I actually agree with a lot of your review -- I didn't like the book -- but I would like to point out that LeZotte does explain that T4 was definitely NOT euthanasia. In the book she says euthanasia is done for people who are suffering horribly with no chance of getting better, and it's usually agreed by the person and/or their family, whereas in T4 plenty of non-suffering disabled people were killed, often in horrible ways, and without the knowledge or consent of their families.
And then there is a more thoughtful, informed theoretical perspective, as discussed by a variety of Children’s Literature scholars. In “‘A’ is for Auschwitz: Psychoanalysis, TraumaTheory, and the ‘Children’s Literature of Atrocity,’” Dr. Kenneth Kidd makes a series of interesting points:1. “…the idea that young readers should be protected from evil and toward the conviction that they should be exposed to it, perhaps even endangered by it[;] it’s almost as if we expect reading about trauma to be traumatic itself-as if we think children can’t otherwise comprehend atrocity,” making trauma more personal than political.
2. “Holocaust writing would be unthinkable without the therapeutic ethos [of the progressive social movements of the 60s and 70s] that nurtured this progressive culture and formed its popular and institutional corrective…” BUT “What if psychoanalysis isn’t, in fact, the best treatment for trauma, but rather one of its privileged modes of presentation?”3. “…the Holocaust is at once history and the never-ending story, the primal scene forever relived and reconstructed. It is something to be spoken about but that remains inaccessible…Rather than coming to terms with trauma…we pass trauma along to the next person.” 4. Holocaust narratives are interpellative; this is HOW we talk about the Holocaust…establishing a shared relationship to the real, a sentimental collective memory. 5. Literature of atrocity often infantilizes victims.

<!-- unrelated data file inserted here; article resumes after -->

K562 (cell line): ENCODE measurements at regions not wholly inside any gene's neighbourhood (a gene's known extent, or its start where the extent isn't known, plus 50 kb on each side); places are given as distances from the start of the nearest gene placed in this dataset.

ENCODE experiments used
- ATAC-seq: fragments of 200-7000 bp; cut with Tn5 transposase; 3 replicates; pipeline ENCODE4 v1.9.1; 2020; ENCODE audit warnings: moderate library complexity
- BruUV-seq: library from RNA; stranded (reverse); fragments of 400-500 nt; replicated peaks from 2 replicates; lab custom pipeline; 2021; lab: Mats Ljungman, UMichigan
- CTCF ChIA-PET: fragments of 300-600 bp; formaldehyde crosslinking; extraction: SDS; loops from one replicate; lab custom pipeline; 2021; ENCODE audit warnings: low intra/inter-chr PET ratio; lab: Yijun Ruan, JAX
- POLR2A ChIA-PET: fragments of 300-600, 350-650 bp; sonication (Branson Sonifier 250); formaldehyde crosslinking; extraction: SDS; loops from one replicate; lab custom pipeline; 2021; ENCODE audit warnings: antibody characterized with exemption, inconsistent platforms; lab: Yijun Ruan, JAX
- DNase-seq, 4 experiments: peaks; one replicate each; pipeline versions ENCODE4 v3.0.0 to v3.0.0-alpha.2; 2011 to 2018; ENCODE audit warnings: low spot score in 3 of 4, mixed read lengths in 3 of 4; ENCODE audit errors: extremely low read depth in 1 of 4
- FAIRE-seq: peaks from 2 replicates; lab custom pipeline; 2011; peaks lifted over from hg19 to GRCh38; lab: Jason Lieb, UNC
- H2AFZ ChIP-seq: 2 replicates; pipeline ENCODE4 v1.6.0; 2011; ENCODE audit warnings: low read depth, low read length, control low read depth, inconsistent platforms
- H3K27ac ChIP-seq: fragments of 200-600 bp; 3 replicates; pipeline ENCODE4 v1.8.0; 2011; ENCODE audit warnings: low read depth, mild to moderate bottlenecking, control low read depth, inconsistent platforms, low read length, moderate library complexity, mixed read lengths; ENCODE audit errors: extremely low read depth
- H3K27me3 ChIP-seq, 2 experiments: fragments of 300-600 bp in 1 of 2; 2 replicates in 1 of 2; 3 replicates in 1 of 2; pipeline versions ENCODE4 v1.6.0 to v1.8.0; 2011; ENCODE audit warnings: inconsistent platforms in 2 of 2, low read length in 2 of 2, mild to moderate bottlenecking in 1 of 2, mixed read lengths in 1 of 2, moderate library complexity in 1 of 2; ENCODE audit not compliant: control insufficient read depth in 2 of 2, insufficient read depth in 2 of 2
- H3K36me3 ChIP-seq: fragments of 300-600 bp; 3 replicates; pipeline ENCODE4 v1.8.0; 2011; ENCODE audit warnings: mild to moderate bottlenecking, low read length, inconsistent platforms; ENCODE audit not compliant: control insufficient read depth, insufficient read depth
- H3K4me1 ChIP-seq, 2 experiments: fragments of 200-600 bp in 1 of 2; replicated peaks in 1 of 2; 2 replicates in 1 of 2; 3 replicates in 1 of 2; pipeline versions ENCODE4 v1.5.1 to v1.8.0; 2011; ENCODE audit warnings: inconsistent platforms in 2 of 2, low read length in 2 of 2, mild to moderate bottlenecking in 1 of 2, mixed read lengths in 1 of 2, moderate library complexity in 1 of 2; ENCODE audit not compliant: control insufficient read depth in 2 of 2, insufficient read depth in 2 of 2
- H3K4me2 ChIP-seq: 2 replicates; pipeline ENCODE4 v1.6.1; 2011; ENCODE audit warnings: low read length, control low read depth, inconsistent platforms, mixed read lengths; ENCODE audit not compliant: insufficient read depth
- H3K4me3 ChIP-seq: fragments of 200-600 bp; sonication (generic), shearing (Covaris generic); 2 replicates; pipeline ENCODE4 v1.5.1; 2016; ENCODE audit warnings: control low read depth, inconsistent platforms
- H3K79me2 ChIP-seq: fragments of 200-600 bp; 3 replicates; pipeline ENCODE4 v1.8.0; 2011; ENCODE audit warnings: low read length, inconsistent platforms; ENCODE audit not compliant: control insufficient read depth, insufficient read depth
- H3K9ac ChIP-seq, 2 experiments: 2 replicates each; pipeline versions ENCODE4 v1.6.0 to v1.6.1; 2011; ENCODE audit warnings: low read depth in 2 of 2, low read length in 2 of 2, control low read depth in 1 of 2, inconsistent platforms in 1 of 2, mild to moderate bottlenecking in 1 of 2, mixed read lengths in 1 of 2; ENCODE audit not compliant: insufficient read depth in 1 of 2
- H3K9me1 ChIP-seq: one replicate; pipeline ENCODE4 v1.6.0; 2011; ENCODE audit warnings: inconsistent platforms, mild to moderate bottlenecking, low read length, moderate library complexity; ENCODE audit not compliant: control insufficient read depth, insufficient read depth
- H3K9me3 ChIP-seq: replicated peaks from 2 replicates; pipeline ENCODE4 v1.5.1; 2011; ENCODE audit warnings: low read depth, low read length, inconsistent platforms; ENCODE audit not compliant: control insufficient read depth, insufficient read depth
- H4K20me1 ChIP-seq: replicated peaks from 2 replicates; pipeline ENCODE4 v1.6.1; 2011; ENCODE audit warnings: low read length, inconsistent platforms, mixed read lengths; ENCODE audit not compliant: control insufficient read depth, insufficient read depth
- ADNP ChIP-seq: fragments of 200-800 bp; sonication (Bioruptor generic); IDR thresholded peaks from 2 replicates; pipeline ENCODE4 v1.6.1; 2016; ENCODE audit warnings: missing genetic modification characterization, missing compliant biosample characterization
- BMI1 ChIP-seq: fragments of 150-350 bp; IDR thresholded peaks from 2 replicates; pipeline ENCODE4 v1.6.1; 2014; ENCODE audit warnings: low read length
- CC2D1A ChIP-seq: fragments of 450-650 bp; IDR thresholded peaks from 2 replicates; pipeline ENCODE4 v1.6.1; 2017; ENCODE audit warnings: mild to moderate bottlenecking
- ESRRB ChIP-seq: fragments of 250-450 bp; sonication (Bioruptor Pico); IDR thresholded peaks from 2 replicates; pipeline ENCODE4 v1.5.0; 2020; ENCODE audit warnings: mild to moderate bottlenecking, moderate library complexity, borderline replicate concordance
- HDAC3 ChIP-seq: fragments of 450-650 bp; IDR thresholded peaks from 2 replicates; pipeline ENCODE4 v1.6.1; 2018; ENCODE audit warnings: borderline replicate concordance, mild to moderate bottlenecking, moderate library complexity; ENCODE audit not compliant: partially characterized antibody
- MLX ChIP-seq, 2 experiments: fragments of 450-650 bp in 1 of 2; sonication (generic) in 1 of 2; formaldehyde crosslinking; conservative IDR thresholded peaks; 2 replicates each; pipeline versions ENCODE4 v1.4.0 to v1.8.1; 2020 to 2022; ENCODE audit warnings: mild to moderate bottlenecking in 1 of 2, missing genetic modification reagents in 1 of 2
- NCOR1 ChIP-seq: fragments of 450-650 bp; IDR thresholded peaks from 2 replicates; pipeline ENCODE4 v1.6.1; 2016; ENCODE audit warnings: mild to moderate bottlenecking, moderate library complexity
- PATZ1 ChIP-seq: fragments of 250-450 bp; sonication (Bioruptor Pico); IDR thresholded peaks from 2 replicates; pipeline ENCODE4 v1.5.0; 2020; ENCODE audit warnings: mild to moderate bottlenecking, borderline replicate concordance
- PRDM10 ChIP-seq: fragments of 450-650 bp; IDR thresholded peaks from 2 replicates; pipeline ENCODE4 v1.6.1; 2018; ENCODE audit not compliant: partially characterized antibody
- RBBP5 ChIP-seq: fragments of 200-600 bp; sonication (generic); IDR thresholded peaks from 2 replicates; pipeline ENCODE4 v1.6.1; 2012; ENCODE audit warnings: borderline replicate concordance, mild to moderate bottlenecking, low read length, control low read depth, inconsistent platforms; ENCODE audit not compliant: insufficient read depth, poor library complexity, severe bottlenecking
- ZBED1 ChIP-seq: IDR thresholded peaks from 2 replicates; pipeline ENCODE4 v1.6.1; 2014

3. Person with a disability as sinister and/or evil. This may be the most historically prevalent stereotype ranging from fairy tales with stooped witches who use canes to hunched-back kings. Captain Hook in Peter Pan is a classic example. 4. Person with a disability used as "atmosphere." Basically undeveloped as characters, persons with disabilities are often peripheral to the main action, perhaps as a blind musician or amputee beggar. The mentally retarded brother in Betsy Byar's Summer of the Swans serves merely as such a prop. 5. Person with a disability as "super crip." All too often, in order to be accepted both in children's literature and in real life, people with disabilities are put in positions of being over-achievers. Thus, people with disabilities are thought to be endowed with super powers, ranging from the paraplegic detective, Ironside, to social activist, Helen Keller. 6. Person with a disability as laughable. Just as there are ethnic jokes, so too have the media and children's literature made frequent use of this ploy as a gimmick to facilitate the plot. For example, the person who is visually impaired becomes the brunt of many jokes and pranks. This is a particularly insensitive portrayal of people with disabilities.